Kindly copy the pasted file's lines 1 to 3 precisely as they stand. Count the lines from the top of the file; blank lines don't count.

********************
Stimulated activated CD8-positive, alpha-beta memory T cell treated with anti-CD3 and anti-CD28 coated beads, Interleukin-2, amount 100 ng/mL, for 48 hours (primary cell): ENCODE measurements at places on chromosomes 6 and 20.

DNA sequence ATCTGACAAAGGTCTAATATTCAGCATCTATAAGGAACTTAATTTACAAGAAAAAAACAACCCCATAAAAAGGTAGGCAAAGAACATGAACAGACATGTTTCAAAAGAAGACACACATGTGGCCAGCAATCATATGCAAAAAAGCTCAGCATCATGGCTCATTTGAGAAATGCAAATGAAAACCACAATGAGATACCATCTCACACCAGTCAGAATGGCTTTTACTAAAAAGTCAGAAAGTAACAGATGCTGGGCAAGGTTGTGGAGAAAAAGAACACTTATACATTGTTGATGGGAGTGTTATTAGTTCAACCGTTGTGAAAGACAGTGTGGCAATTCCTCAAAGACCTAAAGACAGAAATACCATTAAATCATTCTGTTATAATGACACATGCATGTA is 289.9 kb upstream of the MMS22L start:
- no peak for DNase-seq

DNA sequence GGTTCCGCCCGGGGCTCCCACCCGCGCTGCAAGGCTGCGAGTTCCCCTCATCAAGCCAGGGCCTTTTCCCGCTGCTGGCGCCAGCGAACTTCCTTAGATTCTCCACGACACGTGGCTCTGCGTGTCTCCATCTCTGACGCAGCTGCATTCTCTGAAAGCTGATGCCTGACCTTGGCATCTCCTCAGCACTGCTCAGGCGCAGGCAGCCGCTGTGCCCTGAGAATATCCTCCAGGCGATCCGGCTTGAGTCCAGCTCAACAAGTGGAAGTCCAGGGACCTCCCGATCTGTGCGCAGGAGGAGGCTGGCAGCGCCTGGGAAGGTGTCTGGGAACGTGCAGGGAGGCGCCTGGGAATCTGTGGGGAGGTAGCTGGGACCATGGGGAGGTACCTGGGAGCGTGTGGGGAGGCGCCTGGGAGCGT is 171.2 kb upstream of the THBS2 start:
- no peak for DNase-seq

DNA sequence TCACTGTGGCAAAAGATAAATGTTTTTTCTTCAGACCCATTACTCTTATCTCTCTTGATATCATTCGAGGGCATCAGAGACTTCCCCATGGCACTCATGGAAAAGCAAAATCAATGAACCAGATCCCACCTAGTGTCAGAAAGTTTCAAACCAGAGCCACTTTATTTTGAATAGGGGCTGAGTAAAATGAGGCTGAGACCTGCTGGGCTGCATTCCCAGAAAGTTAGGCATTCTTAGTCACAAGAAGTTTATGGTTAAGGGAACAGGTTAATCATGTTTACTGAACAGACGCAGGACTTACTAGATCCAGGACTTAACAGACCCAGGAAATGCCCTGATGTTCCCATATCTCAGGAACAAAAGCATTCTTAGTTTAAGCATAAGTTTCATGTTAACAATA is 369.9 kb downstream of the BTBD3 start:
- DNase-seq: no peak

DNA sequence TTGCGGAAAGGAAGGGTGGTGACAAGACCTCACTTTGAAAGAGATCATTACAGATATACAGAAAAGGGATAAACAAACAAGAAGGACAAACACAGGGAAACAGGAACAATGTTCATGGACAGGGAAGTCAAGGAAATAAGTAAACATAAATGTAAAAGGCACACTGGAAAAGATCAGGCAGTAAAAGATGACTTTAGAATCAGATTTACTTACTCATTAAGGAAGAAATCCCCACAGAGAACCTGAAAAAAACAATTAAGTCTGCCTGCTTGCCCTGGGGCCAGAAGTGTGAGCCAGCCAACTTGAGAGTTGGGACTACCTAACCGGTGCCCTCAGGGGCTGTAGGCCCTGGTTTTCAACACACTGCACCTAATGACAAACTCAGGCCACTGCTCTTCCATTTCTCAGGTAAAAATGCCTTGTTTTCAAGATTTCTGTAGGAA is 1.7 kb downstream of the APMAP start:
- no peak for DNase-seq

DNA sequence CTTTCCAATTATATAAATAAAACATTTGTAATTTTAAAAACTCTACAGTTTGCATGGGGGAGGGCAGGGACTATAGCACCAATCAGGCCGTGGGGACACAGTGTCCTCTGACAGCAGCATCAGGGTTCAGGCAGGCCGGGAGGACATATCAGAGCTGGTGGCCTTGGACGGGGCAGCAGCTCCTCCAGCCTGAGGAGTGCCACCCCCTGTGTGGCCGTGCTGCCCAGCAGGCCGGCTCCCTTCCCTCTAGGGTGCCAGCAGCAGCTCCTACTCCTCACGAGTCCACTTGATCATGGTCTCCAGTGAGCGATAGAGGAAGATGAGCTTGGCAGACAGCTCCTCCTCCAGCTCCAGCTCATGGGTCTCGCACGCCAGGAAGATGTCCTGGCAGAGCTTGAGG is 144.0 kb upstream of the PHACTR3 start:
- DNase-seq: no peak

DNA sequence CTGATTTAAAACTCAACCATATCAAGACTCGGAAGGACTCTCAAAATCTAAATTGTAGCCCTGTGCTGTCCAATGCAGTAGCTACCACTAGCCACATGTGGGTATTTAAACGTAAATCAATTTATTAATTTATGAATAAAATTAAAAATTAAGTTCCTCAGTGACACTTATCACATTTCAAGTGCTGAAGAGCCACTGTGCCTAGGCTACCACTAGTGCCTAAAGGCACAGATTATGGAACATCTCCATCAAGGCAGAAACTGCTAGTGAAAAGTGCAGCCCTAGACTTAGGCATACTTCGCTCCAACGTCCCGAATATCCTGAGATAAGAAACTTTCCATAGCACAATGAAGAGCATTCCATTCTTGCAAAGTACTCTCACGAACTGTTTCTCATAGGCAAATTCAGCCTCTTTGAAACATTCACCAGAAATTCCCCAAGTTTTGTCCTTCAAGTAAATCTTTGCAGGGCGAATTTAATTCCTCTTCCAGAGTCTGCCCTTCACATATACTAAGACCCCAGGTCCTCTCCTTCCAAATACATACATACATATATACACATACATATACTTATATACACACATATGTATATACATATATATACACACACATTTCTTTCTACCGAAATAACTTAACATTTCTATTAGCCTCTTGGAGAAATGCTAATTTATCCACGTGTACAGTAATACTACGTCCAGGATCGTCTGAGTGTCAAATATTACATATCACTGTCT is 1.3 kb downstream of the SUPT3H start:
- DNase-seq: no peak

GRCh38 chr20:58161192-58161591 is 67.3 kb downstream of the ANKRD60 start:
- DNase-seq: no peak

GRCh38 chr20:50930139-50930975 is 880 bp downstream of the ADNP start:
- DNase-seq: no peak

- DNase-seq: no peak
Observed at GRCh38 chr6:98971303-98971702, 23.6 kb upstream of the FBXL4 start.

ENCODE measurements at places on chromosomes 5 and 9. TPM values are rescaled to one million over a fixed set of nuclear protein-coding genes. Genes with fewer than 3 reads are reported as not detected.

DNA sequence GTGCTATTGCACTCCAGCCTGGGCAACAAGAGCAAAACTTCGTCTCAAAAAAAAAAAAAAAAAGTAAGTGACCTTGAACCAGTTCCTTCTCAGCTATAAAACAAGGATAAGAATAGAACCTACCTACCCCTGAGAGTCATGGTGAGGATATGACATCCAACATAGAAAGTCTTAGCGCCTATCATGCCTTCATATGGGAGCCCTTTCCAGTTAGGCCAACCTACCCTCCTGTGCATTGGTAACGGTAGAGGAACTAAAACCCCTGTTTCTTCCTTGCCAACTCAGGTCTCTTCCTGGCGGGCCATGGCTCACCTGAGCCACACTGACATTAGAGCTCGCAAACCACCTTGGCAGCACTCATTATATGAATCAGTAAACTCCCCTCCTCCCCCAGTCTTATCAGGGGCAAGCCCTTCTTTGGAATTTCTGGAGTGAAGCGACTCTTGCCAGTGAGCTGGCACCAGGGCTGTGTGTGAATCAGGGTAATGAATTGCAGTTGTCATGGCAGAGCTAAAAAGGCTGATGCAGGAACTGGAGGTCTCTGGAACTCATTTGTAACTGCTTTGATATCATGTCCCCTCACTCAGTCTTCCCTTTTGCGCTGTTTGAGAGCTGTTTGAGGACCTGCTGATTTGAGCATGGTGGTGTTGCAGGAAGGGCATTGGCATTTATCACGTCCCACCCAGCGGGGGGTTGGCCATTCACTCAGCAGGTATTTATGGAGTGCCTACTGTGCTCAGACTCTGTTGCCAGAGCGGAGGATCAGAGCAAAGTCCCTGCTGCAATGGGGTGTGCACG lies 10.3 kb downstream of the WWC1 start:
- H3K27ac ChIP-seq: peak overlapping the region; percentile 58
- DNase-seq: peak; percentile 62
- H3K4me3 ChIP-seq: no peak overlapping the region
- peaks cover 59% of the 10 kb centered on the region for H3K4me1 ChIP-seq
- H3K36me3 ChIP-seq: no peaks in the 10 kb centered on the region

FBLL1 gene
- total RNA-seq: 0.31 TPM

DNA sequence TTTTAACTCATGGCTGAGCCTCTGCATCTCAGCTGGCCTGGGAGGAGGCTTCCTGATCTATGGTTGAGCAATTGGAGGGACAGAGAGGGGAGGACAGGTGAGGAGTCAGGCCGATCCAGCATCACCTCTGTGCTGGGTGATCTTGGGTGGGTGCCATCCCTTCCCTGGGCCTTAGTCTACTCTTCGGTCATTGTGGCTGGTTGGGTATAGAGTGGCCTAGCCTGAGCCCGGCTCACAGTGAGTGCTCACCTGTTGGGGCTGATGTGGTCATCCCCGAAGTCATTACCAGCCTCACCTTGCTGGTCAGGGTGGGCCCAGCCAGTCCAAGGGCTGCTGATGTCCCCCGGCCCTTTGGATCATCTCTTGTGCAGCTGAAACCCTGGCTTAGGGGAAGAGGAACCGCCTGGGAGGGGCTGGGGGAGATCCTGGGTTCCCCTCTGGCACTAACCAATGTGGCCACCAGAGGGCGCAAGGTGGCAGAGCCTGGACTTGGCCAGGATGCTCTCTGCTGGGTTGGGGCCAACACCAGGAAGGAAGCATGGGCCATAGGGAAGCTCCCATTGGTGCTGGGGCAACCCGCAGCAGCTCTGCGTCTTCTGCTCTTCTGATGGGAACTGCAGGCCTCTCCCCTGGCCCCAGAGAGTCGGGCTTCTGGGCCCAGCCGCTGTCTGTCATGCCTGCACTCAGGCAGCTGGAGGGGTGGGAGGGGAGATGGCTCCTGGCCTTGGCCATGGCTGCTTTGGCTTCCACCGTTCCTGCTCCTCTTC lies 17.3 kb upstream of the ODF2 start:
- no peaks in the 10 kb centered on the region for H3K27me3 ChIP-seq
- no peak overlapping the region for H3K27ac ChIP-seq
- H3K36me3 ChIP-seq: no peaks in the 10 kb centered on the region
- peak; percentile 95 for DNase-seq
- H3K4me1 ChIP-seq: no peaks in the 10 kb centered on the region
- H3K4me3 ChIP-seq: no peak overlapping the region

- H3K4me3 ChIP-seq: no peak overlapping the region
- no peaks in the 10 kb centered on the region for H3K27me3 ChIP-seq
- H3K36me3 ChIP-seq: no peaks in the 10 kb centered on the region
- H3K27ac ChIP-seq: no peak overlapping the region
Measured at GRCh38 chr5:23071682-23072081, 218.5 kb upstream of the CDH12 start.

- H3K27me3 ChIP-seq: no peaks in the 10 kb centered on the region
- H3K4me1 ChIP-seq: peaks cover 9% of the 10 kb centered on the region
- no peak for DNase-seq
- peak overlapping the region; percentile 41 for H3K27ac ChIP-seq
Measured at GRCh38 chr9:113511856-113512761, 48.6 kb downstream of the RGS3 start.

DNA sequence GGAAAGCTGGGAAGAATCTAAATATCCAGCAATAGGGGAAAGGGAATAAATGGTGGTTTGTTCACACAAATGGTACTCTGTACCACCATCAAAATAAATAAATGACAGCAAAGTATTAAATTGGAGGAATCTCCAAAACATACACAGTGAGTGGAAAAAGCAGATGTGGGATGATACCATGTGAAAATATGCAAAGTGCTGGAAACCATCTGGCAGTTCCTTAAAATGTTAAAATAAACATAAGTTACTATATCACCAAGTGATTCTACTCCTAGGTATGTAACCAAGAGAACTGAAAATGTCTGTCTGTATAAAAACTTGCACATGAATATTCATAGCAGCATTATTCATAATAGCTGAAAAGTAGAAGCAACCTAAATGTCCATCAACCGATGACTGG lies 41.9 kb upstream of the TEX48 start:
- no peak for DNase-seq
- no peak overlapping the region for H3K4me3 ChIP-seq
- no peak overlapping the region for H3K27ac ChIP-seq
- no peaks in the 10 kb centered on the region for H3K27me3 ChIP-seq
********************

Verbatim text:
Stimulated activated CD8-positive, alpha-beta memory T cell treated with anti-CD3 and anti-CD28 coated beads, Interleukin-2, amount 100 ng/mL, for 48 hours (primary cell): ENCODE measurements at places on chromosomes 6 and 20.

DNA sequence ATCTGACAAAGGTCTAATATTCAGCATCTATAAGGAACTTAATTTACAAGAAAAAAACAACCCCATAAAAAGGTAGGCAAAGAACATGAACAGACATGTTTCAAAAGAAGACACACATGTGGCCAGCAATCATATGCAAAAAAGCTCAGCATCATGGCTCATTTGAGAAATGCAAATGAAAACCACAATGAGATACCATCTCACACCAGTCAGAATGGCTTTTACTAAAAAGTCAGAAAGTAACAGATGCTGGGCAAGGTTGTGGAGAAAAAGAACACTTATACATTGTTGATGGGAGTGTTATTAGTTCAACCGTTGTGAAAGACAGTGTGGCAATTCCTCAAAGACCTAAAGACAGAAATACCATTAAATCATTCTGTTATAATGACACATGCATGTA is 289.9 kb upstream of the MMS22L start:
- no peak for DNase-seq